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Clay County to consider building a Southern Rock museum

By Lee Wardlaw
Posted 6/15/23

GREEN COVE SPRINGS – A packed room at the Clay County Administration hosted three unique subcommittee meetings Tuesday – Film Development, Grants, and a new Southern Rock Initiative.

Kimberly …

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Clay County to consider building a Southern Rock museum


GREEN COVE SPRINGS – A packed room at the Clay County Administration hosted three unique subcommittee meetings Tuesday – Film Development, Grants, and a new Southern Rock Initiative.

Kimberly Morgan, Clay County Director of Tourism and Development, led the meetings throughout the morning alongside a group of dedicated residents serving on each committee.

The Southern Rock Initiative garnered the most interest of all three meetings.

That entire subcommittee discussed developing a Southern Rock Hall of Fame, Boutique Amphitheater and Gala Venue in the county. 

Commissioner Mike Cella and Sandy Keller, an Orange Park resident who was a Global Operations Manager for a company in Charlotte from 2017-2020, were at the meeting. After the pandemic hit, Keller shifted course, going to school as a music industry business student and serving as a project intern from January to April this year as a project intern on researching the viability of creating a Southern Rock Hall of Fame and Museum in the county. 

All had several valuable ideas to share, and there were plenty of details to hash out, including an operating model and venue location.

Several options existed for how the facility could be operated, including by the county, privately, or via a public-private partnership. One blueprint for a successful model is the Museum at Capricorn in Macon, Georgia, at Mercer University, which exists via funding from two to three private investors and a partnership with the school while also existing on a property where a municipal auditorium exists.

At the end of the meeting, the group agreed on a couple of deliverables, including putting together a draft Request For Quote, which would be vetted by the county’s legal and purchasing staff and would give requirements and information. A draft score would be sent to committee members.

A project could include a number of amenities, such as a cafe and gift shop, visitor and welcome center, art council, performance stage, in-house house kitchen and a gallery. Hosting historic tours, private events, and a Southern Rock festival could all be in the mix between the multi-use facility, which would include a Hall of Fame Museum, Boutique Outdoor Amphitheater and more.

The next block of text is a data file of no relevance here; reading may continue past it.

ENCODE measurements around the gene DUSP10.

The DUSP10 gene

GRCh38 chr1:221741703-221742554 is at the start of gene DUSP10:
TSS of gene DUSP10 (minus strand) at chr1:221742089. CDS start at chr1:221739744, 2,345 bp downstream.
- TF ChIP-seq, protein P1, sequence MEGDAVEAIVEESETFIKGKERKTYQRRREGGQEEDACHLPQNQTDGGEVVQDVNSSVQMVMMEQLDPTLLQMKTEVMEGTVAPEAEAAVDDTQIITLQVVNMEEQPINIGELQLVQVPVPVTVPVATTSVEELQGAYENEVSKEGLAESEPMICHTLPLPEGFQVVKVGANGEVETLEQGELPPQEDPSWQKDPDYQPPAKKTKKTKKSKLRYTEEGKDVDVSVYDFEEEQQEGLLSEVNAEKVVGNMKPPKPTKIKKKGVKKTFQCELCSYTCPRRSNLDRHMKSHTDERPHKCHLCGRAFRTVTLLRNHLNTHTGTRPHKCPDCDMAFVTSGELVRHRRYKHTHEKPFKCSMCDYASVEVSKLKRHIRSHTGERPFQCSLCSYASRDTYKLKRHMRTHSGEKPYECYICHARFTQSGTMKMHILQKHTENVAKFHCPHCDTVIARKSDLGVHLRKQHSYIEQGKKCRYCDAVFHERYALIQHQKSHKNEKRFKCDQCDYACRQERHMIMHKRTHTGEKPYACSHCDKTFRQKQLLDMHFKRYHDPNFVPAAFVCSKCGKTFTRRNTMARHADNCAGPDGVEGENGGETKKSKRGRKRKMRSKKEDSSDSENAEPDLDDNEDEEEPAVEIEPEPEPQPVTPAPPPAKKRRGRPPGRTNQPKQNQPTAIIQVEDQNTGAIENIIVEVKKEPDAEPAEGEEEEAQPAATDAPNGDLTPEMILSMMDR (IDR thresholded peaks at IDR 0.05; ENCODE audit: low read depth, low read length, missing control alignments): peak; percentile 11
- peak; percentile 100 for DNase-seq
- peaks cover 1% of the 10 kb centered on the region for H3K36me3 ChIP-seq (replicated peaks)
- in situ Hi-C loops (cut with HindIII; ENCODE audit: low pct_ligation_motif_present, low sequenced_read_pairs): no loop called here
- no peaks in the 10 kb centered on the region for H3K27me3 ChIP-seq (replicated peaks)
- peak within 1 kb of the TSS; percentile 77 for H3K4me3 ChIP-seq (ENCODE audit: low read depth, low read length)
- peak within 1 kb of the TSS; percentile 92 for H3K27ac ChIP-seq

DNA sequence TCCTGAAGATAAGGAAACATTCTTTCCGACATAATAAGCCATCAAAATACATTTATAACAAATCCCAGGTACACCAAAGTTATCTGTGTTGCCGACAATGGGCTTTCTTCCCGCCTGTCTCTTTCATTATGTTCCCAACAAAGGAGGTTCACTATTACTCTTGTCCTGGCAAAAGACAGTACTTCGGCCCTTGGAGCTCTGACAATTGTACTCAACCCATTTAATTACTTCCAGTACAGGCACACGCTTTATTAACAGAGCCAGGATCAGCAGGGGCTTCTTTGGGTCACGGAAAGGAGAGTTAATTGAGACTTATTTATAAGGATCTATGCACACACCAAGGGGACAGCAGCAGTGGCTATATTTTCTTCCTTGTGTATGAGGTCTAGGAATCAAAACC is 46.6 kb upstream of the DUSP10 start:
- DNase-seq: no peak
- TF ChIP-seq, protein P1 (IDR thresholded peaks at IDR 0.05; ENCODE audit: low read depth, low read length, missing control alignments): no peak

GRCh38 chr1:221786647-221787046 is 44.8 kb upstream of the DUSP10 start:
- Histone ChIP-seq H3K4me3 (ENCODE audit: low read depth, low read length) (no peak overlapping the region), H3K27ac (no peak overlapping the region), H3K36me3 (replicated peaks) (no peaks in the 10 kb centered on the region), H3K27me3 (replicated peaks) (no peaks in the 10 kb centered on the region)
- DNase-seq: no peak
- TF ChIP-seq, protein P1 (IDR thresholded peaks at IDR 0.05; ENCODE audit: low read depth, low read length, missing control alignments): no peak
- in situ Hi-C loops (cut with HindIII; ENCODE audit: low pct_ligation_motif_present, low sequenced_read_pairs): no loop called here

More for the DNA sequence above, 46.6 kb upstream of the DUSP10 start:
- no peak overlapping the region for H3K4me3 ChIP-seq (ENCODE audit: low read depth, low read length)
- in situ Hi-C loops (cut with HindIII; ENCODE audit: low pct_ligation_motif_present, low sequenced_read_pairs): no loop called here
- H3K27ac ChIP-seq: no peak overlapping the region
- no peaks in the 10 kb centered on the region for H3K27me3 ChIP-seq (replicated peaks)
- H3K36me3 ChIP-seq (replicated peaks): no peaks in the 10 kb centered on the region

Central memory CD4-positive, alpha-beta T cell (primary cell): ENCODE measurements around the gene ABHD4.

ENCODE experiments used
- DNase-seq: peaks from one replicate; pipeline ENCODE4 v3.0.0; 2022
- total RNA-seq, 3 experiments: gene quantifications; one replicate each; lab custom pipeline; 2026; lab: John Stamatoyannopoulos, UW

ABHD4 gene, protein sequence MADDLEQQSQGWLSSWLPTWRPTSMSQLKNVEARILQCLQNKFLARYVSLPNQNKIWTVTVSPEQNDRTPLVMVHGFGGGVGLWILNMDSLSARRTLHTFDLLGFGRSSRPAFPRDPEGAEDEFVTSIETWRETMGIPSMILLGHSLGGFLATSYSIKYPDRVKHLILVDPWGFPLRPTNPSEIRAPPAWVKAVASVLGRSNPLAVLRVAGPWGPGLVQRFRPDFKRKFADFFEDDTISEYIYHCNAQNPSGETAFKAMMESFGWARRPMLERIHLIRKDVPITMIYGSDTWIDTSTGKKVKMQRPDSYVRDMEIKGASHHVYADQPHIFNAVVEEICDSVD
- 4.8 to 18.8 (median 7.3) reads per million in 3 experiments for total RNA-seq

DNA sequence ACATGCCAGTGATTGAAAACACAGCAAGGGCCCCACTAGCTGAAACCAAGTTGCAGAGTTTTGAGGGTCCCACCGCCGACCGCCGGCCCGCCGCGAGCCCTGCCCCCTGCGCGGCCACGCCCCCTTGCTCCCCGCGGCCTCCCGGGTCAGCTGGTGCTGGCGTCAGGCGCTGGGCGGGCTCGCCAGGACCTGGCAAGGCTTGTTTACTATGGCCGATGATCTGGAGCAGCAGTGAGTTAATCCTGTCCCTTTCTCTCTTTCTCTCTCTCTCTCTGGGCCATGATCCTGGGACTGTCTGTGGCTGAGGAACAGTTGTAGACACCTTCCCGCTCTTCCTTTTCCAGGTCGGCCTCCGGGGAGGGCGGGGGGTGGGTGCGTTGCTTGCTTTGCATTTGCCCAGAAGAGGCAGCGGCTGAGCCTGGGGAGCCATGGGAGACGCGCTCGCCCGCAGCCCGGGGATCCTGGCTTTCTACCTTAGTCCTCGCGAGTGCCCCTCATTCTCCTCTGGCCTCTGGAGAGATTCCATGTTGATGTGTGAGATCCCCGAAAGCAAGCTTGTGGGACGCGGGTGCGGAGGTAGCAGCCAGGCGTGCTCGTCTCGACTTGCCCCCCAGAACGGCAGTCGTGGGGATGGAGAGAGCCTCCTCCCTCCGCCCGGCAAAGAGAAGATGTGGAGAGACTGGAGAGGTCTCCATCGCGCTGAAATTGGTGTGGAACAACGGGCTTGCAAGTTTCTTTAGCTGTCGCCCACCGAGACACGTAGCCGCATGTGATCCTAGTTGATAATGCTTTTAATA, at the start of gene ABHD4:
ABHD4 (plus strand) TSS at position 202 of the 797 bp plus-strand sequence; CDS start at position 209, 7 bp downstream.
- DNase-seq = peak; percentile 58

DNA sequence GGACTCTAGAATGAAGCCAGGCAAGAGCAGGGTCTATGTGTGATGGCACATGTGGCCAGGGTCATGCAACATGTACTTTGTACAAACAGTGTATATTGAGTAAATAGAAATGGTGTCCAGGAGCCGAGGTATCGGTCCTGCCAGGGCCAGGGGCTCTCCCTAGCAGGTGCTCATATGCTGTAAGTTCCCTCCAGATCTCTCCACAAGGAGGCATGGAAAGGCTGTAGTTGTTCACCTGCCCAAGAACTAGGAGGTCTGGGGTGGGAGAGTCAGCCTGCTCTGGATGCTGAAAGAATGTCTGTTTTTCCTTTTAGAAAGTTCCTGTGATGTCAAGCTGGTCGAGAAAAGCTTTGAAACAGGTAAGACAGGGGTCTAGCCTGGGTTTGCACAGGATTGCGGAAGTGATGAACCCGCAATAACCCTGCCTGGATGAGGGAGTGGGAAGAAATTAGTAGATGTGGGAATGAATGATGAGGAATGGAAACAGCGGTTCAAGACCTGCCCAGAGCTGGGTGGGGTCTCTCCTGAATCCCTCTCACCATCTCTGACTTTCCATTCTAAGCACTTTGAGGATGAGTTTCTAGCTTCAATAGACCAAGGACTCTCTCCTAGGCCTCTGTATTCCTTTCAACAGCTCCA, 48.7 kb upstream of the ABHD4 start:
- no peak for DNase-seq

It could be significant for Clay County if completed. Some would even say “big leauge.”

“It’s our Jaguar Stadium, essentially,” one subcommittee member said during the meeting.

A sample timeline for 2023-24 was presented, which could include a kick-off fundraiser and other elements. Still, a project is expected to take approximately three to five years to build.

Somewhere on the banks of St. Johns River or in Green Cove Springs were among desirable locations suggested among subcommittee members, along with bestbet Orange Park, the Orange Park Mall, St. Johns River State College’s Thrasher-Horne Center, the County Fairgrounds and the Regional Park and Reynolds Park, all which were listed on the agenda.

During the Film Development meeting, Morgan and her counterparts discussed building a database of filming locations, which she identified as a top priority moving forward.

“Right now, we have one, but it’s cumbersome, and it’s hard to find, and it still needs to be updated,” Morgan said.

She said that database currently only exists on the software tool the state uses. 

Moving forward, Morgan plans to update that one and create another new one that is “just easier to work with.”

This database would include film site locations, restaurants, and housing and hotel accommodations.

Film sites could include places at beautiful Clay County locations like scenic highways, canopy roads and more.

The subcommittee will also create an internship, with a job description to fully finalized by the end of July in time for the beginning of the 2023-24 school year on Aug. 10. It should provide a great opportunity for a high school student looking to build their resume, who would film a list of 10-20 locations that the committee would determine.

Returning back to the once-proud history of Clay as a top filming destination will also be a top priority moving forward, but it won’t come without its hurdles.

Morgan played a powerful video depicting former films shot in the county, including Creature From the Black Lagoon (1954), Brenda (1989), The Road Raiders (1989), G.I. Jane (1995), First Time Felon (1997), Sunshine (2002), Basic (2003) and Manchurian Candidate (2004).

“You can see the robust history,” she said.

Morgan said The question will bring success back to Clay, which was cut short after incentives stopped around 2004 to 2005.

One method could be getting in touch with contacts neighbor Georgia, a top movie destination just a short two-hour drive from the county.

There was also plenty to discuss during the Grant meeting, including proposed changes and updates to the bid scoring algorithm and 2022-23 Fiscal Year grant guidelines.